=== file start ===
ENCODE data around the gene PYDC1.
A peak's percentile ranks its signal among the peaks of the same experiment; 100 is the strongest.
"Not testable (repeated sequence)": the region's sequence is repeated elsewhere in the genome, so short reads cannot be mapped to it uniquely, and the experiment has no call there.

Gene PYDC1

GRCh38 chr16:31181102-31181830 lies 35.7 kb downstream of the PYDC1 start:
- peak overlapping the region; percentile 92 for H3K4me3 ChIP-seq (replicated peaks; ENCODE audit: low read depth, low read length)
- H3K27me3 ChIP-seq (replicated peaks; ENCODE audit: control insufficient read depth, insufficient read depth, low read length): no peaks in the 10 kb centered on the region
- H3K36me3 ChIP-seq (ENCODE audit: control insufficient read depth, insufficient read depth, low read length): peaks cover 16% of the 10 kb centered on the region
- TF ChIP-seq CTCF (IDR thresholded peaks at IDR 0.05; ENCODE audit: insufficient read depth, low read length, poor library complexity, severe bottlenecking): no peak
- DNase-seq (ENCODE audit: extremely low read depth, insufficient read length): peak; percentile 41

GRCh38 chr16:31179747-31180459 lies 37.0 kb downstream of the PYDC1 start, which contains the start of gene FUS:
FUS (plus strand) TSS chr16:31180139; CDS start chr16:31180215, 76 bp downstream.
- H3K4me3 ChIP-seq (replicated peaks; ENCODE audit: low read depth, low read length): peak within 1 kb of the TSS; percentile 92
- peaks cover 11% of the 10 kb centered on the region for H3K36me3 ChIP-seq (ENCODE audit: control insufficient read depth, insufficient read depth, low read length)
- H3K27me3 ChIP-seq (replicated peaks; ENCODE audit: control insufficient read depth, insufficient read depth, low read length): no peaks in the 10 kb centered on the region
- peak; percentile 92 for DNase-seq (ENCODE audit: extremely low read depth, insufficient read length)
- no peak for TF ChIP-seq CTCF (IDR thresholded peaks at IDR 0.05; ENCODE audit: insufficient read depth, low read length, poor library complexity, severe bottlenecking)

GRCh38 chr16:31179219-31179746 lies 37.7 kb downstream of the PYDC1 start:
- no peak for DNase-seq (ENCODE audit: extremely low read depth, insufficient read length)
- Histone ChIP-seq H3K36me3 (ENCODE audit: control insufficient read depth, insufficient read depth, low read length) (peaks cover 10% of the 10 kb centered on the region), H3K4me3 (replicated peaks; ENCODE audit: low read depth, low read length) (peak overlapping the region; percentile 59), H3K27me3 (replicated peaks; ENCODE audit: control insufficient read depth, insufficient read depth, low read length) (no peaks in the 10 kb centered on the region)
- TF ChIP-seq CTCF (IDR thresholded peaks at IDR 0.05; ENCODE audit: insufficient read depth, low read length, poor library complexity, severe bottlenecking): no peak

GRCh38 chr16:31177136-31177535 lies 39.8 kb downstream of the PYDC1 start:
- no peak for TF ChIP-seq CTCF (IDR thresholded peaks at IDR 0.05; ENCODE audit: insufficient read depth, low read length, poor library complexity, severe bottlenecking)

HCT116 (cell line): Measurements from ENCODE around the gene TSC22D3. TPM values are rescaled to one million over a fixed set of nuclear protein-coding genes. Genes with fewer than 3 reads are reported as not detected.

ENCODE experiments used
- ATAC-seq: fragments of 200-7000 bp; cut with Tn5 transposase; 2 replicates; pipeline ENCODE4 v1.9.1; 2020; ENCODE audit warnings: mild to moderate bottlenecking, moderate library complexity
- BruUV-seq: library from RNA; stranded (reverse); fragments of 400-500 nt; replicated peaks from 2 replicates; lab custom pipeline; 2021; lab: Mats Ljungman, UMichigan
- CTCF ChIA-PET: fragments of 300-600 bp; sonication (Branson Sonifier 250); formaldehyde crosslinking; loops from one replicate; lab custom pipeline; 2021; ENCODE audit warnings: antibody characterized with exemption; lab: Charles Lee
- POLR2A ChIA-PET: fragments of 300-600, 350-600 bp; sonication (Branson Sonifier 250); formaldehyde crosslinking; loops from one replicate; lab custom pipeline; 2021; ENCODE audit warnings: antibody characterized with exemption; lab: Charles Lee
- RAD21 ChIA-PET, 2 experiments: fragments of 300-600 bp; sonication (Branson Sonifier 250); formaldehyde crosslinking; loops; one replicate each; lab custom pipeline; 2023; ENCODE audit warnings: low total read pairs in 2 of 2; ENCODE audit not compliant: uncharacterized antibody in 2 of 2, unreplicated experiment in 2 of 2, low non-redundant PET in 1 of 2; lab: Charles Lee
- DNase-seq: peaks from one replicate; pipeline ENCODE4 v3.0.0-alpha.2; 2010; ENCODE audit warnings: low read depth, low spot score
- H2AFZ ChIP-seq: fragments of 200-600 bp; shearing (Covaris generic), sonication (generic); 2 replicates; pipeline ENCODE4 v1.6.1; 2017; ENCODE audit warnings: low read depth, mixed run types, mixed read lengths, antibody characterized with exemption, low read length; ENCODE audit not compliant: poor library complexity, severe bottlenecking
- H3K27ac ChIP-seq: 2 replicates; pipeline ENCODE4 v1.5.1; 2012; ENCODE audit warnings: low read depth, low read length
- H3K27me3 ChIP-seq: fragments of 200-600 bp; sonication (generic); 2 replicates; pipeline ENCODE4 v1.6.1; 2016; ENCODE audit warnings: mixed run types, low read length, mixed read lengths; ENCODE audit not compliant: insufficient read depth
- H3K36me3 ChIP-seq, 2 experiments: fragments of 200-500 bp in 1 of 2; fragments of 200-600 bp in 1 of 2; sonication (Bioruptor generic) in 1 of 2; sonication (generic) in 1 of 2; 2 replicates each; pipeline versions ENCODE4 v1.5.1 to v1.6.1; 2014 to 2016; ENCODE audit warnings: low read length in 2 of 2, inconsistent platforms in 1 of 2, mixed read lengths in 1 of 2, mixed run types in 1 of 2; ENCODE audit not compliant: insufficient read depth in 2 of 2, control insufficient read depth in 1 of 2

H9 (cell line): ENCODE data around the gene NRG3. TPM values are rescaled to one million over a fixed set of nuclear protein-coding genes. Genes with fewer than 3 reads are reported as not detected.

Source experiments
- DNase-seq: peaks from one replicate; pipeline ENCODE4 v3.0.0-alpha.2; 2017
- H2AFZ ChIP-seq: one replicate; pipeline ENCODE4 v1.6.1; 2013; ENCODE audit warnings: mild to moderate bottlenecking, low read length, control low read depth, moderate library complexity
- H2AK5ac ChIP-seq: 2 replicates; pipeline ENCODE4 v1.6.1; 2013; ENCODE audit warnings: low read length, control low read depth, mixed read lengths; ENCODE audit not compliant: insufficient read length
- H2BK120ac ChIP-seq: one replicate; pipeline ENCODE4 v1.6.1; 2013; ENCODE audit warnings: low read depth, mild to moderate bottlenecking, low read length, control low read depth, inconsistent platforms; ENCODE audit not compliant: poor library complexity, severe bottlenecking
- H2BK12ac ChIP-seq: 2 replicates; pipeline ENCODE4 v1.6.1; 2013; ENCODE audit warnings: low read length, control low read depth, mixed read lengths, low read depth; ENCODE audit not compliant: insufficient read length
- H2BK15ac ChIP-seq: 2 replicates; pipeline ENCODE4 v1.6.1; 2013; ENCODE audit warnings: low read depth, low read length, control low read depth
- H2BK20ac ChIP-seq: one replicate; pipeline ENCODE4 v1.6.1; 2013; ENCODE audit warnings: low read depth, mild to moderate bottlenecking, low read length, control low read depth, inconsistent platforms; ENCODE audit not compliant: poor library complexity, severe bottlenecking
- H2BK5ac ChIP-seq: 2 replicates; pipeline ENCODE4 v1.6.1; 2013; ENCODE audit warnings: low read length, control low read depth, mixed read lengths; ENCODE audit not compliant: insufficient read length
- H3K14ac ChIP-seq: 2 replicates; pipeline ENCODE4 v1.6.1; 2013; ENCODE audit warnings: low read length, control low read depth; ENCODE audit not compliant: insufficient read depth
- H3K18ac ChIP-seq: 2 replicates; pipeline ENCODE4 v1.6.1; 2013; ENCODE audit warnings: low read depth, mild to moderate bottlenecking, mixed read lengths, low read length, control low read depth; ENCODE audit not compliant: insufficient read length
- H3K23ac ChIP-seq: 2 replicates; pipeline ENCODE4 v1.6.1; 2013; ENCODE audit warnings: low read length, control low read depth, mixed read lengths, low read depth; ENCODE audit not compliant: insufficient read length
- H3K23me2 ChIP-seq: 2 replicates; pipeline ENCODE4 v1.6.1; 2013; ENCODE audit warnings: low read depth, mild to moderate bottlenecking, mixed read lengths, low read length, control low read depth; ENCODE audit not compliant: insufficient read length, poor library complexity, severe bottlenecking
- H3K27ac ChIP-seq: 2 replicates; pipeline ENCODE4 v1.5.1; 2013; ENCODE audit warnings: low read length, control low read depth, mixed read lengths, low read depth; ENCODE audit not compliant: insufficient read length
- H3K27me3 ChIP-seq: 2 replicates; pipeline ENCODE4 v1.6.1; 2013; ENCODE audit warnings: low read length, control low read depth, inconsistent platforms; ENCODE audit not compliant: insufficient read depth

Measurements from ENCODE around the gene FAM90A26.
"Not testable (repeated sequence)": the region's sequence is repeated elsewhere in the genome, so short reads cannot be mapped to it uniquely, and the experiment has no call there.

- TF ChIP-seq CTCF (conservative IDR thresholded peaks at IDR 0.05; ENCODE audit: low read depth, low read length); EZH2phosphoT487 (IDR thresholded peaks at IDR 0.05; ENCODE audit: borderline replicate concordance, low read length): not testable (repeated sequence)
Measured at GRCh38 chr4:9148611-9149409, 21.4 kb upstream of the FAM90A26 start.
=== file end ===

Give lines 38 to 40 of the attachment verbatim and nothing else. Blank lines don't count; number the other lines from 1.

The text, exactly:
- DNase-seq: peaks from one replicate; pipeline ENCODE4 v3.0.0-alpha.2; 2017
- H2AFZ ChIP-seq: one replicate; pipeline ENCODE4 v1.6.1; 2013; ENCODE audit warnings: mild to moderate bottlenecking, low read length, control low read depth, moderate library complexity
- H2AK5ac ChIP-seq: 2 replicates; pipeline ENCODE4 v1.6.1; 2013; ENCODE audit warnings: low read length, control low read depth, mixed read lengths; ENCODE audit not compliant: insufficient read length